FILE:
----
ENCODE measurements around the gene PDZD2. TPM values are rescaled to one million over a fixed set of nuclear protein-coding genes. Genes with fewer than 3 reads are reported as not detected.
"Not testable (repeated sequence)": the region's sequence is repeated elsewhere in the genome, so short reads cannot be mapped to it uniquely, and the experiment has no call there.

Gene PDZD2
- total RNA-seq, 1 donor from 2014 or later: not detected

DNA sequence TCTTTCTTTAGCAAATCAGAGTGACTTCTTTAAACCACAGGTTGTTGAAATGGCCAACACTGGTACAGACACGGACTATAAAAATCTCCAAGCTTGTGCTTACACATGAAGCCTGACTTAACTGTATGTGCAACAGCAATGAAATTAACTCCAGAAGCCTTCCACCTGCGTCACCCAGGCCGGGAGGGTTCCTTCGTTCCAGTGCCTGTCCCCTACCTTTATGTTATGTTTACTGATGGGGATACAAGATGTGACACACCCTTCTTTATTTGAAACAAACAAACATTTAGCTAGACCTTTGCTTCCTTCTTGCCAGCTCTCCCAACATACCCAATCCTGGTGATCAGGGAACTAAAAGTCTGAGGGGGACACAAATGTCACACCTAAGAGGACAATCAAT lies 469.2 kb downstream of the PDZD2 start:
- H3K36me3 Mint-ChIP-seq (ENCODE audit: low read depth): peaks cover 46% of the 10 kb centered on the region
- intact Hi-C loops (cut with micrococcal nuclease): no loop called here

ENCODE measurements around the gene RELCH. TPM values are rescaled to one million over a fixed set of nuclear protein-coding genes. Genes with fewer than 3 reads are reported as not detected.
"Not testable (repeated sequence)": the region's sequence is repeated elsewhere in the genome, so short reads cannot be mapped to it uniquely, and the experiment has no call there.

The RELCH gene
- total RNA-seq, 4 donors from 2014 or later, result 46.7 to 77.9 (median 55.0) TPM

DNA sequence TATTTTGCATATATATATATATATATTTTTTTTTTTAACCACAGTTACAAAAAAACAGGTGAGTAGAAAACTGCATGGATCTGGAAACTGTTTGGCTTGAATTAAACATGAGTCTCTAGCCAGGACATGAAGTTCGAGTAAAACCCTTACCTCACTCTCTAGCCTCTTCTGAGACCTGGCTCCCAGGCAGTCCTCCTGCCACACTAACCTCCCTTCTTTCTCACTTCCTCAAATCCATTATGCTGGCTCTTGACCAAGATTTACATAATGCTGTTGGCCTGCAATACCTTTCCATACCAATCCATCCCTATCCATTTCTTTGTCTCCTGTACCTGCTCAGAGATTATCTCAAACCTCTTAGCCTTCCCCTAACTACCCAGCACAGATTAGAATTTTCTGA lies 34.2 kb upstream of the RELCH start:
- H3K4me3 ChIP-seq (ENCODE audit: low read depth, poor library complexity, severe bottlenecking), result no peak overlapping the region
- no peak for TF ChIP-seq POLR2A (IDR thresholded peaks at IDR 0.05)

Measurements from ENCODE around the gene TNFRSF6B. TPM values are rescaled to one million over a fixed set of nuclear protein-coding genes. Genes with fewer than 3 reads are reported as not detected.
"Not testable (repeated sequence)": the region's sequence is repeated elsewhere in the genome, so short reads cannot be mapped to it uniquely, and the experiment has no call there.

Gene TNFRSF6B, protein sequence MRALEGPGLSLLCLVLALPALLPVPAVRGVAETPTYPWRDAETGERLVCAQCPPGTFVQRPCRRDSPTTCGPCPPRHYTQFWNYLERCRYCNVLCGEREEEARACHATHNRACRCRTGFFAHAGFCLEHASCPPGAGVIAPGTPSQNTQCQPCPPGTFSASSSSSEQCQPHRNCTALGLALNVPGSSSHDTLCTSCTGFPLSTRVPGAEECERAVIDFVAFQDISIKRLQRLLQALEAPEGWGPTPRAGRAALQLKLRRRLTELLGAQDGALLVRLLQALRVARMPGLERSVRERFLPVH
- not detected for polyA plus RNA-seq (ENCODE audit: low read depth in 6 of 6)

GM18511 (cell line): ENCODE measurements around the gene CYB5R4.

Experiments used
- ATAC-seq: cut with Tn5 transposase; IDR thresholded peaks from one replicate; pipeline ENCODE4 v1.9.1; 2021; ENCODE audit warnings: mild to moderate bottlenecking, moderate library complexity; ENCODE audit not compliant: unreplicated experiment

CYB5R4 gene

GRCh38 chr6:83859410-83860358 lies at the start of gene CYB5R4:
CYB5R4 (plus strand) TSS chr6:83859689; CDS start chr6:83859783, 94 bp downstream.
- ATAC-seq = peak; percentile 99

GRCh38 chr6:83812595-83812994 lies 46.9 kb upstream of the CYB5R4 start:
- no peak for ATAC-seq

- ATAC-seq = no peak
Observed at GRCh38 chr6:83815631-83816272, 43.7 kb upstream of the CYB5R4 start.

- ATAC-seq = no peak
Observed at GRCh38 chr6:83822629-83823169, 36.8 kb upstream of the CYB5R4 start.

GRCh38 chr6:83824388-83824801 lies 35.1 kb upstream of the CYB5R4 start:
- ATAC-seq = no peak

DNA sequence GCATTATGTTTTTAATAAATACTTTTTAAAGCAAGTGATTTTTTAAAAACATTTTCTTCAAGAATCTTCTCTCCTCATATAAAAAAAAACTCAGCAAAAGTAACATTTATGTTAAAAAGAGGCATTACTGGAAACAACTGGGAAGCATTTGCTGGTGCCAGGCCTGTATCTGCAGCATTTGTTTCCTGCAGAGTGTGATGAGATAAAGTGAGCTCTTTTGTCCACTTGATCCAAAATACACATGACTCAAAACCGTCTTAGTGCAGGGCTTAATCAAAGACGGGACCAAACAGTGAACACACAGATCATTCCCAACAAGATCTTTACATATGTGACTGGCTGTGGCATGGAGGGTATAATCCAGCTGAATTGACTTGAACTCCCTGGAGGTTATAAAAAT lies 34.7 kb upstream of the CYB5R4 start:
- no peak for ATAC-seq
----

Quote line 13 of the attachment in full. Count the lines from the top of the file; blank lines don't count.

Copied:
- H3K4me3 ChIP-seq (ENCODE audit: low read depth, poor library complexity, severe bottlenecking), result no peak overlapping the region